Gill vividly remembers attending special education meetings along with his mother. Ruiz would often leave feeling confused, Gill said, because teachers couldn’t help her understand or deal with Jonathan. After repeatedly changing schools, Jonathan dropped out when he was 16 years old.

“The school system failed him,” said Gill, who said he, in return, is willing to “dig and dig to find out what it takes to reach each kid.”

On a recent Friday afternoon in Gill’s sixth-grade math class, Roniel, a student with special needs, and Ruddy were working together in a group. When Roniel refused Ruddy’s help with a problem, an annoyed Ruddy said, “Whatever. You can’t do this work anyway.”

Clearly upset, Roniel stalked away. Gill, who had been watching Roniel closely, asked him to step out of the classroom with him.

Once they were outside, Roniel started to cry. Gill asked Roniel to take deep breaths, then to name a dish he didn’t like.

“School lunch,” said Roniel.

“No, school lunch tastes great,” said Gill.

They argued for a few minutes and then, Gill said, “Have I been able to change your mind about school lunch?” Roniel said no.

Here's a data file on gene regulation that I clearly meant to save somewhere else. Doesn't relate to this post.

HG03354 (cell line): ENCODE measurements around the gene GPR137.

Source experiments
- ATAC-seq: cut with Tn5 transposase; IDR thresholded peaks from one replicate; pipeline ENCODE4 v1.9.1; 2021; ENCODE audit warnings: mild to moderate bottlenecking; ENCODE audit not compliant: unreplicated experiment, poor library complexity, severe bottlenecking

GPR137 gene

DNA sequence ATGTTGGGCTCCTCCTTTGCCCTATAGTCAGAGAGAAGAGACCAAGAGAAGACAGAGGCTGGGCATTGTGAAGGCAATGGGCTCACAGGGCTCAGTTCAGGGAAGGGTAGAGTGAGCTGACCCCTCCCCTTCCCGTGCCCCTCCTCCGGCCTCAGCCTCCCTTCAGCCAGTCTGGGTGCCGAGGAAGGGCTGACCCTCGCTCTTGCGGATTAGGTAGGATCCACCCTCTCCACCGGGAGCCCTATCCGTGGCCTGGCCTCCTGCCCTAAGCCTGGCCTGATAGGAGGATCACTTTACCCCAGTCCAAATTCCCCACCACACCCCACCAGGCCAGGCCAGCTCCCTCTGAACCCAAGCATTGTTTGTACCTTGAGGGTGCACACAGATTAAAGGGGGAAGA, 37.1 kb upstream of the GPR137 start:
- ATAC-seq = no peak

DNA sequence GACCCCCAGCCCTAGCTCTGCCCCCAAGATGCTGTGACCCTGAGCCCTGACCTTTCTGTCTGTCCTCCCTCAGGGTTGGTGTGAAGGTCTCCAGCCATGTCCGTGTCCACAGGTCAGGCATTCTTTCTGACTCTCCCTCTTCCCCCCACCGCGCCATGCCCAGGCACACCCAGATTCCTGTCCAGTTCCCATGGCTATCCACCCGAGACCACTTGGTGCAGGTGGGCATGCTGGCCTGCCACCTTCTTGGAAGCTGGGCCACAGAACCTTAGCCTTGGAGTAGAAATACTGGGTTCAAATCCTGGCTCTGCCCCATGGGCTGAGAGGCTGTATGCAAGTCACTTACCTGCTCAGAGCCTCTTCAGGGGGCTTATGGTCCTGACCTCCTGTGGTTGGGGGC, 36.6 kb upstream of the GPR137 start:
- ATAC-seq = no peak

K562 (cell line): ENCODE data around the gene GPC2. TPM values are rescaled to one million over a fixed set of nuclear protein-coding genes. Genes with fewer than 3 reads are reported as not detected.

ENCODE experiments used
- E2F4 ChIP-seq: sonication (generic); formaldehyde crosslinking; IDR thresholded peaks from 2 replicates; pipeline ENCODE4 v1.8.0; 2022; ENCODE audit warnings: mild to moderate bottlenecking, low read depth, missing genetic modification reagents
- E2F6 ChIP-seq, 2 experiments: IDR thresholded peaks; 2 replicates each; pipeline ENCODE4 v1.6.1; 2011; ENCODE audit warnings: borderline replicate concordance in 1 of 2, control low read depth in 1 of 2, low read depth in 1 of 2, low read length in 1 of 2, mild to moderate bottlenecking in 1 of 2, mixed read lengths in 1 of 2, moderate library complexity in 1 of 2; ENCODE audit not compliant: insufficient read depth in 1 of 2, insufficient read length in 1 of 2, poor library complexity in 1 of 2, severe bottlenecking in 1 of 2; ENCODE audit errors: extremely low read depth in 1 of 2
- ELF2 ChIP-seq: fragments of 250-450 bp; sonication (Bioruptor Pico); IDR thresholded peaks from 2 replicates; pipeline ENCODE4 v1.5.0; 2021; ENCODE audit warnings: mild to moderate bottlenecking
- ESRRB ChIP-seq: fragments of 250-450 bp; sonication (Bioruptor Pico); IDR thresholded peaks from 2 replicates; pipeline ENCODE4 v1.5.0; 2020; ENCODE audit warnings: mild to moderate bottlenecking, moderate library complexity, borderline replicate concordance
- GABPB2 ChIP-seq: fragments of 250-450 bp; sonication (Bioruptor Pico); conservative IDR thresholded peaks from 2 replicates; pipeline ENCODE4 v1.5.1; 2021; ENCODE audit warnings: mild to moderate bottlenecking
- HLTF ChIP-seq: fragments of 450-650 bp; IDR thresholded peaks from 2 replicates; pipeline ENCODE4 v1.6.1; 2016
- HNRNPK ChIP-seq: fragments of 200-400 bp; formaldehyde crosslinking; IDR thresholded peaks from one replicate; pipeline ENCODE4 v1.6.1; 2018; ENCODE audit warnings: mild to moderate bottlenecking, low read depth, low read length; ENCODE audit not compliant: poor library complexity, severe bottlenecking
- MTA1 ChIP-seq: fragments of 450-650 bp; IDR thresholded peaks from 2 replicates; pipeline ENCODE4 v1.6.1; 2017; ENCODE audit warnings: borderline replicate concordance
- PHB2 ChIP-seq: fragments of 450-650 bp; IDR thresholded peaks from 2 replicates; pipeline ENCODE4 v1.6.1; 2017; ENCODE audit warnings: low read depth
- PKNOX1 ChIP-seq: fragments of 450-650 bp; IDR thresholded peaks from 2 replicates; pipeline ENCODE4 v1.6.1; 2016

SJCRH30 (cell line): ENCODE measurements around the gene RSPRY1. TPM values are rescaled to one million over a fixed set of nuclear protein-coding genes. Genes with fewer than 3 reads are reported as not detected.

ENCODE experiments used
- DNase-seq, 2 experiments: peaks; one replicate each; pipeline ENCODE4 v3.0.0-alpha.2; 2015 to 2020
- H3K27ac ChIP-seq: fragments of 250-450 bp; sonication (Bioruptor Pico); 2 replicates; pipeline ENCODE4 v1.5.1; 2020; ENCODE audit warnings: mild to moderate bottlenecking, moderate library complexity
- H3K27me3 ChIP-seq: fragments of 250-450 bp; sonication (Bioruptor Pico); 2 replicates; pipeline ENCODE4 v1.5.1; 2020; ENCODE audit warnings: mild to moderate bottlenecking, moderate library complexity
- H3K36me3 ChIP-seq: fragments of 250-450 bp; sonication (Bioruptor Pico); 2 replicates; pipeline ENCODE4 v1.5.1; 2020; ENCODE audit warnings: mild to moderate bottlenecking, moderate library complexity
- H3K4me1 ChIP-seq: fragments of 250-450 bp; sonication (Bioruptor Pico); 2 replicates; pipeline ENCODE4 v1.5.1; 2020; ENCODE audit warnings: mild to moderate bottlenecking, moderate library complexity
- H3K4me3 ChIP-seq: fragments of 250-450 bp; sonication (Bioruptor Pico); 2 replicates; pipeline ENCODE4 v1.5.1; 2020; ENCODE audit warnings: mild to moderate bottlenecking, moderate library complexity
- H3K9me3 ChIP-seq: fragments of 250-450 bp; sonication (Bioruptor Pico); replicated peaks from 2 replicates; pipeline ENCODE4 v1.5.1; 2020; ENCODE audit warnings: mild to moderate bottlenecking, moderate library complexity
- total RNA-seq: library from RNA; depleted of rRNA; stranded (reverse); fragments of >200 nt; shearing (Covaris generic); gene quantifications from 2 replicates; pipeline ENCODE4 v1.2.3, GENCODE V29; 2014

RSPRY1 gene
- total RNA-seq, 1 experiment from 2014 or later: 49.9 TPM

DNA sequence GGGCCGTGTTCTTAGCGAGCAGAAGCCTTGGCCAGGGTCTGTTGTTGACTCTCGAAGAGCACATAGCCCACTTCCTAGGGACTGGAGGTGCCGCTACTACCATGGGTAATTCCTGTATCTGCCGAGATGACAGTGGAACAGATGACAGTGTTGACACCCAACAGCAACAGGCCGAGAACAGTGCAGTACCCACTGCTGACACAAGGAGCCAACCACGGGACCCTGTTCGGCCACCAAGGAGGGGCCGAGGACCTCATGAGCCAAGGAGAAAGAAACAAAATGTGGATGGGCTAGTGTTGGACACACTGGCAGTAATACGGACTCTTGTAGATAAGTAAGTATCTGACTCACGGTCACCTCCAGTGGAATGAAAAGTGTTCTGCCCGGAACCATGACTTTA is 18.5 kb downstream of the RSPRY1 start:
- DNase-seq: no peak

“Then no one should be able to change your mind about your abilities and your potential,” Gill said.

For the chance to be that encouraging voice, he said, he is willing to be back home, where he is constantly reminded of a childhood that he once preferred to forget.

“There’s no way I would be the teacher I am today if I didn’t go through what I did,” Gill said. “That I am back where I started is painful and also fulfilling.”

Weekend Reads

Need classroom decor inspiration? These educators have got you covered.

This school year, students will spend about 1,000 hours in school —making their classrooms a huge part of their learning experience.

We’re recognizing educators who’ve poured on the pizazz to make students feel welcome. From a 9th-grade “forensics lab” decked out in caution tape to a classroom stage complete with lights to get first graders pumped about public speaking, these crafty teachers have gone above and beyond to create great spaces.

Got a classroom of your own to show off? Know someone that should be on this list? Let us know!

Jaclyn Flores, First Grade Dual Language, Rochester, New York
“Having a classroom that is bright, cheerful, organized and inviting allows my students to feel pride in their classroom as well as feel welcome. My students look forward to standing on the stage to share or sitting on special chairs to dive into their learning. This space is a safe place for my students and we take pride in what it has become.”

Jasmine, Pre-K, Las Vegas, Nevada
“My classroom environment helps my students because providing calming colors and a home-like space makes them feel more comfortable in the classroom and ready to learn as first-time students!”